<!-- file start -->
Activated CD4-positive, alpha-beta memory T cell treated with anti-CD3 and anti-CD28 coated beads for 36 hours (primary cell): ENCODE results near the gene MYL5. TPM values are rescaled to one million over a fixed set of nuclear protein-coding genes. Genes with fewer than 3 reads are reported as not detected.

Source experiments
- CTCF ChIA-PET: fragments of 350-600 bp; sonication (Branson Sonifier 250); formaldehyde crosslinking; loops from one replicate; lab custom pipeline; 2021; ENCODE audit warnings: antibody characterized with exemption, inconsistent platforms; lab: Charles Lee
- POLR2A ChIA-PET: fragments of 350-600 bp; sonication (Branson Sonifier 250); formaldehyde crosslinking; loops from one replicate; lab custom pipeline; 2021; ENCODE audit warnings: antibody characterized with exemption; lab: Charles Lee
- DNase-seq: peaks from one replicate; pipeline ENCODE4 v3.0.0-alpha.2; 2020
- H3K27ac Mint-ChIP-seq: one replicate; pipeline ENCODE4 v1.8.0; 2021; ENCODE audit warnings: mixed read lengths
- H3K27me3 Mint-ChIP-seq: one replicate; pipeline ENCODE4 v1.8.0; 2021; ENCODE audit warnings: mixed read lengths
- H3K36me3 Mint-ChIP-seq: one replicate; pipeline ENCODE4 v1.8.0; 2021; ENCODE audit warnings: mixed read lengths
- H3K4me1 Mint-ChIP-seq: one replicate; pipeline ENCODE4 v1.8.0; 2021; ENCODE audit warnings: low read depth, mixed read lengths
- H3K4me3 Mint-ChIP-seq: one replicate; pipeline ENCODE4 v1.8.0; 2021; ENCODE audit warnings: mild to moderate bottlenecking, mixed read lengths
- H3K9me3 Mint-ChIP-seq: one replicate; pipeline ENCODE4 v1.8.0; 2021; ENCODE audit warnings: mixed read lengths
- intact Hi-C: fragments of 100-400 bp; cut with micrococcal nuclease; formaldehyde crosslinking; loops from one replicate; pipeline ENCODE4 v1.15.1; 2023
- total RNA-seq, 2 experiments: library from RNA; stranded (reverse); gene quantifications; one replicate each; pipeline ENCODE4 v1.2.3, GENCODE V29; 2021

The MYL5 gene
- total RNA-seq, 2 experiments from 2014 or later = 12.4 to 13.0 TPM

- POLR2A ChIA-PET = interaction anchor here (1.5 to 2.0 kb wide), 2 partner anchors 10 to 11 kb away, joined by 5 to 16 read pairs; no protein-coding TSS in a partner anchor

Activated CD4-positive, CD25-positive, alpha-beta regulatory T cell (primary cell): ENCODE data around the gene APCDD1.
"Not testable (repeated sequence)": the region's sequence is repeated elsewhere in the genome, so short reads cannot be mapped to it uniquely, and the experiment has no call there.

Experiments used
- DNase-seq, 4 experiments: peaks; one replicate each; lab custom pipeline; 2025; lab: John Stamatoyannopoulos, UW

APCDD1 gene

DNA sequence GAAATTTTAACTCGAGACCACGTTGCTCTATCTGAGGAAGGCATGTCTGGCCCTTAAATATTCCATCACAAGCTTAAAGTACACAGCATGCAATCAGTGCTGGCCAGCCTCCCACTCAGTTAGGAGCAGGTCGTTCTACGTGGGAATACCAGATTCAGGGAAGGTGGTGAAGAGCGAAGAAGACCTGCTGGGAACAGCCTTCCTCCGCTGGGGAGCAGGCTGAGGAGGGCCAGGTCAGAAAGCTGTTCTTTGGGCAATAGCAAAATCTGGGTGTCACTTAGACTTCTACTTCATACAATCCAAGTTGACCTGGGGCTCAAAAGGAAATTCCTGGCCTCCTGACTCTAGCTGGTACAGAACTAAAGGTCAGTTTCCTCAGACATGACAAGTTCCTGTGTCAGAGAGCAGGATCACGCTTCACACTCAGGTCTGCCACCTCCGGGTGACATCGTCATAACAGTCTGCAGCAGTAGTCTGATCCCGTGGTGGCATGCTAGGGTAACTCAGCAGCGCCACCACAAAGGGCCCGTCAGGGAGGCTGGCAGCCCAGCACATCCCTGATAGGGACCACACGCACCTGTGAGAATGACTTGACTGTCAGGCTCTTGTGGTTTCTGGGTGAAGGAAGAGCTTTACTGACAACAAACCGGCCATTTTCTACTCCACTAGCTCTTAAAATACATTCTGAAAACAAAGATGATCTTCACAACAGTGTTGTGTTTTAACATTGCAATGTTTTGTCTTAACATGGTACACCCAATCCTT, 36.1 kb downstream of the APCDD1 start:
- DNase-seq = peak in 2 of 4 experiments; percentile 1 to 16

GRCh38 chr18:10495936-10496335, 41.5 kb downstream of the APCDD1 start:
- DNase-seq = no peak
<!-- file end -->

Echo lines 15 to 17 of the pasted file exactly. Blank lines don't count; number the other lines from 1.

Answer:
- total RNA-seq, 2 experiments from 2014 or later = 12.4 to 13.0 TPM

- POLR2A ChIA-PET = interaction anchor here (1.5 to 2.0 kb wide), 2 partner anchors 10 to 11 kb away, joined by 5 to 16 read pairs; no protein-coding TSS in a partner anchor

Activated CD4-positive, CD25-positive, alpha-beta regulatory T cell (primary cell): ENCODE data around the gene APCDD1.